“In Plethora Of Judgments It Is Held That A Case And A Counter Case Have To Be Tried Together By The Same Court Irrespective Of The Nature Of Offences Involved”: Karnataka High Court
The Karnataka High Court on 13th March, 2023 has reiterated that a case and a counter case have to be tried together by the same court irrespective of the nature of offences involved, to avoid conflicting judgments over the same incident. This was in the case of Dr Sanjeev Kumar Hiremath V. State of Karnataka (CRIMINAL PETITION NO. 2459 OF 2022) and this was presided over by a single bench of JUSTICE MOHAMMAD NAWAZ.
FACTS OF THE CASE:
In this petition filed under section 407 of Cr.P.C., petitioner has prayed to transfer C.C.No.23250/2018 pending on the file of the II Additional Chief Metropolitan Magistrate, Bengaluru City to the Court of LXX Additional City Civil and Sessions Judge, Bengaluru City.
Petitioner is the first informant in Crime registered at Jayanagar Police Station against one Raghavendra, in respect of an incident which took place at about 12.30 p.m. on 10.07.2017, which culminated in filing of charge-sheet against the said for offences punishable under Section 341, 324, 504 and 506 of IPC. The offences alleged being triable by the learned Magistrate, the said case numbered is pending on the file of the II Additional Chief Metropolitan Magistrate, Bengaluru City. It is not in dispute that with regard to the very same incident which took place on 10.07.2017 a counter complaint was lodged by the respondent herein against the petitioner and his father, which was registered in Jayanagar Police Station. On completion of investigation the police have filed chargesheet against the petitioner and his father for offences punishable under Sections 323, 324 of IPC and Section 3(1)(r), 3(1)(s) of the SC/ST (Prevention of Atrocities) Act,1989 (SC/ST Act, for short). Since the offences under the SC/ST Act are triable by the Special Court, the chargesheet was filed before the Special Court, and the same is pending before the LXX Additional City Civil and Sessions Judge, Bengaluru City. One of the grounds for dismissal of the petition by the learned Sessions Judge was that Section 408(1) of Cr.P.C., only gives power to the Sessions Judge to transfer a case pending in one criminal Court to another criminal Court in his Sessions Division, but it does not give power to Sessions Court to call for a case to that Court from the Magistrate Court without formal committal.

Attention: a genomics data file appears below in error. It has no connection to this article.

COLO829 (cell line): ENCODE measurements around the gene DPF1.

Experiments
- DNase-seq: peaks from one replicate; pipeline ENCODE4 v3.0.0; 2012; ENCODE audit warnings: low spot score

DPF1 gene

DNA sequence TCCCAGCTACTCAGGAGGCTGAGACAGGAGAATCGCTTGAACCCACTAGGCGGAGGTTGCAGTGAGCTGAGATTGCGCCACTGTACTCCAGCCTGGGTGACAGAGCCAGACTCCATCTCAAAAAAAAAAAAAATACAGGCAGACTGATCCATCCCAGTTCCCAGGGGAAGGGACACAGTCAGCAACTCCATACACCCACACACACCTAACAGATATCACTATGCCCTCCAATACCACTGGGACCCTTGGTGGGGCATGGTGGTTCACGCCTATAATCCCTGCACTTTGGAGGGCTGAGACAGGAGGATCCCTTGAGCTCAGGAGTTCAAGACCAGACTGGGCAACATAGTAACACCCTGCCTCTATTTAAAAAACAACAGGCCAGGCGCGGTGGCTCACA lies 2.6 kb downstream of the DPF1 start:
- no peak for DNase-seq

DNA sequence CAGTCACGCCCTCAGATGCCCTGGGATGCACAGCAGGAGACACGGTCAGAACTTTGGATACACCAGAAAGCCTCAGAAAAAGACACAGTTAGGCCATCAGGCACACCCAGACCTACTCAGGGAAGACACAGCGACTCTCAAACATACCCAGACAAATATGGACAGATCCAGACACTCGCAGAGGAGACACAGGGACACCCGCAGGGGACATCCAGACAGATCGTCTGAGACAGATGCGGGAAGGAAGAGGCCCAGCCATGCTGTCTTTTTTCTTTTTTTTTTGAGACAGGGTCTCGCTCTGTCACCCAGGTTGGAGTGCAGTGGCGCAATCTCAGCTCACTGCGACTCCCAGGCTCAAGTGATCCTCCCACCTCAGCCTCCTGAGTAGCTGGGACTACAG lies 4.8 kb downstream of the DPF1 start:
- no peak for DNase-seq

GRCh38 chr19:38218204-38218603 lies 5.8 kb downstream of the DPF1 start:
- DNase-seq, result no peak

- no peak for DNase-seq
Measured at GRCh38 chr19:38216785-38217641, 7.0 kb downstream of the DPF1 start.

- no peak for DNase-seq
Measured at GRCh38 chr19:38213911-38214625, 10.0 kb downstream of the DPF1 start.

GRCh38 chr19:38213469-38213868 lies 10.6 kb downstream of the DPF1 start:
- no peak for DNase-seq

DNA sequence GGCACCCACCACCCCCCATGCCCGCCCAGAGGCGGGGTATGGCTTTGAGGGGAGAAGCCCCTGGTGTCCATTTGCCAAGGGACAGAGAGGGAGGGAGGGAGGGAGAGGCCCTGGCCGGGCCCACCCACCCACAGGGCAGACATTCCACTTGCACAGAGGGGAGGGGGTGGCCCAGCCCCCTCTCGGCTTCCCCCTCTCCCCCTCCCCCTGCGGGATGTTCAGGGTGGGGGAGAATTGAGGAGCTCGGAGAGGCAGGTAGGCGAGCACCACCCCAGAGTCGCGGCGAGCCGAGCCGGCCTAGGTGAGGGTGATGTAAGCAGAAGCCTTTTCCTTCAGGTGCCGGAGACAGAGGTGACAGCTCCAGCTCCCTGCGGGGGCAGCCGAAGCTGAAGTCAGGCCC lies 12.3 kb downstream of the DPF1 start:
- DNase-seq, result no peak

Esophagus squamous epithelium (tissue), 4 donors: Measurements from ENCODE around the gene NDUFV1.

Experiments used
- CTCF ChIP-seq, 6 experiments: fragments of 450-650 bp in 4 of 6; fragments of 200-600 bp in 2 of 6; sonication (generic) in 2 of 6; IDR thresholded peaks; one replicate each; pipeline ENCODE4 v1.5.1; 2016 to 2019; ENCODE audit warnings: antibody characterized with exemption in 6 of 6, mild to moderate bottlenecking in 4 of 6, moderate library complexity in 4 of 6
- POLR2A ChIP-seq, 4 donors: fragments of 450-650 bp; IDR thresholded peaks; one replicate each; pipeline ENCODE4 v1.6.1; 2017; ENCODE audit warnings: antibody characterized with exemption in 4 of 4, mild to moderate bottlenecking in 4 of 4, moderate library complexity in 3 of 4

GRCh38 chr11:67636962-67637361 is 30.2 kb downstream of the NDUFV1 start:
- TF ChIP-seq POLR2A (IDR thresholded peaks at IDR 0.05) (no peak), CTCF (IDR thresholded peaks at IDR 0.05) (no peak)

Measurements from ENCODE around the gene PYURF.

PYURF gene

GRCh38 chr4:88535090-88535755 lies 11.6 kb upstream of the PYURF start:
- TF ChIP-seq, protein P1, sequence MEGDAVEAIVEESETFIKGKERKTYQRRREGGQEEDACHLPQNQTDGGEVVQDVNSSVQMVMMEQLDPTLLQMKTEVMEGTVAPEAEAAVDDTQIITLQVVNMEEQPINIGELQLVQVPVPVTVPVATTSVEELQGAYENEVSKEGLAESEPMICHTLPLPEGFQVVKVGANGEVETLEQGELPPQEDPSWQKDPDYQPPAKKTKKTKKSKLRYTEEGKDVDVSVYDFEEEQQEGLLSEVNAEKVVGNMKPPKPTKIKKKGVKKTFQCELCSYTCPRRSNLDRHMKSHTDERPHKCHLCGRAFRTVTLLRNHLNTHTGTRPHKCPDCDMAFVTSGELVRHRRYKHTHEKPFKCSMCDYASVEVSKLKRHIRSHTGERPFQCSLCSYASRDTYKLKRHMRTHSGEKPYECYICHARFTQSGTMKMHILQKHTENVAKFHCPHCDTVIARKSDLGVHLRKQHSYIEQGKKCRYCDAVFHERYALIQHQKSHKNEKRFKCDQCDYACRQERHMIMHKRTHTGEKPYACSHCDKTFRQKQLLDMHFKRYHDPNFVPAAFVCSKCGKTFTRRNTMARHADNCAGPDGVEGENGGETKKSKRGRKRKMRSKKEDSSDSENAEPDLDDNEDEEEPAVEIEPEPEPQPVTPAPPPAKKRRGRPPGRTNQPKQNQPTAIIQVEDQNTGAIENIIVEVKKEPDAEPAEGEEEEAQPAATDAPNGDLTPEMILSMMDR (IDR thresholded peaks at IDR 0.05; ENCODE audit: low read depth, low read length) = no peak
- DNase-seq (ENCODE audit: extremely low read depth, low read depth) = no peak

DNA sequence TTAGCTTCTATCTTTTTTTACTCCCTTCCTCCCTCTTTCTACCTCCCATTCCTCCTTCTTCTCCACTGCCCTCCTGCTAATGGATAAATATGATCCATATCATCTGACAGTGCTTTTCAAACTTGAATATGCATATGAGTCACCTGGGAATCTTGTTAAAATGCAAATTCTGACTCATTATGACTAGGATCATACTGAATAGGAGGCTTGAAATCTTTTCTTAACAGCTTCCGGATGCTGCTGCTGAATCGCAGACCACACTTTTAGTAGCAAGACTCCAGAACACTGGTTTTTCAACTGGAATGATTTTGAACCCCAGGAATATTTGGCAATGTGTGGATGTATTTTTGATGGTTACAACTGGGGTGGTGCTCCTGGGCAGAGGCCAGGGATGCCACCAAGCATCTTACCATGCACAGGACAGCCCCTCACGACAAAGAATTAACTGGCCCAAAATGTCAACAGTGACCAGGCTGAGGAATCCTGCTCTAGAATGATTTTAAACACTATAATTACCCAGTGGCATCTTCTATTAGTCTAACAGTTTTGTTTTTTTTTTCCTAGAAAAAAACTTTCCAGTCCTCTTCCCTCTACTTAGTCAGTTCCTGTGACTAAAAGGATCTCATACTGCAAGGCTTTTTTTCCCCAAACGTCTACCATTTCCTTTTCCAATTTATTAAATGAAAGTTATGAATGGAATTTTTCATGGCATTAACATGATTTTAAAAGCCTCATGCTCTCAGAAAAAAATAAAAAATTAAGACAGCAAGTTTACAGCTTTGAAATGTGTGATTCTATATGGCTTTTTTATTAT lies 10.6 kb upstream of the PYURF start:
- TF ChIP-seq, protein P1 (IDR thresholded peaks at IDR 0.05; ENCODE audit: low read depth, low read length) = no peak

“The above settled principles of law in deciding the case and counter case has not been disputed by the learned counsel for respondent. In plethora of judgments it is held that a case and a counter case have to be tried together by the same court irrespective of the nature of offences involved. The rationale behind this is to avoid conflicting judgments over the same incident, as held in the above noted decision. That being so, the prayer made by the learned counsel for the petitioner in this petition requires to be allowed.”
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JUDGEMENT REVIEWED BY PRATIKSHYA P. BEURA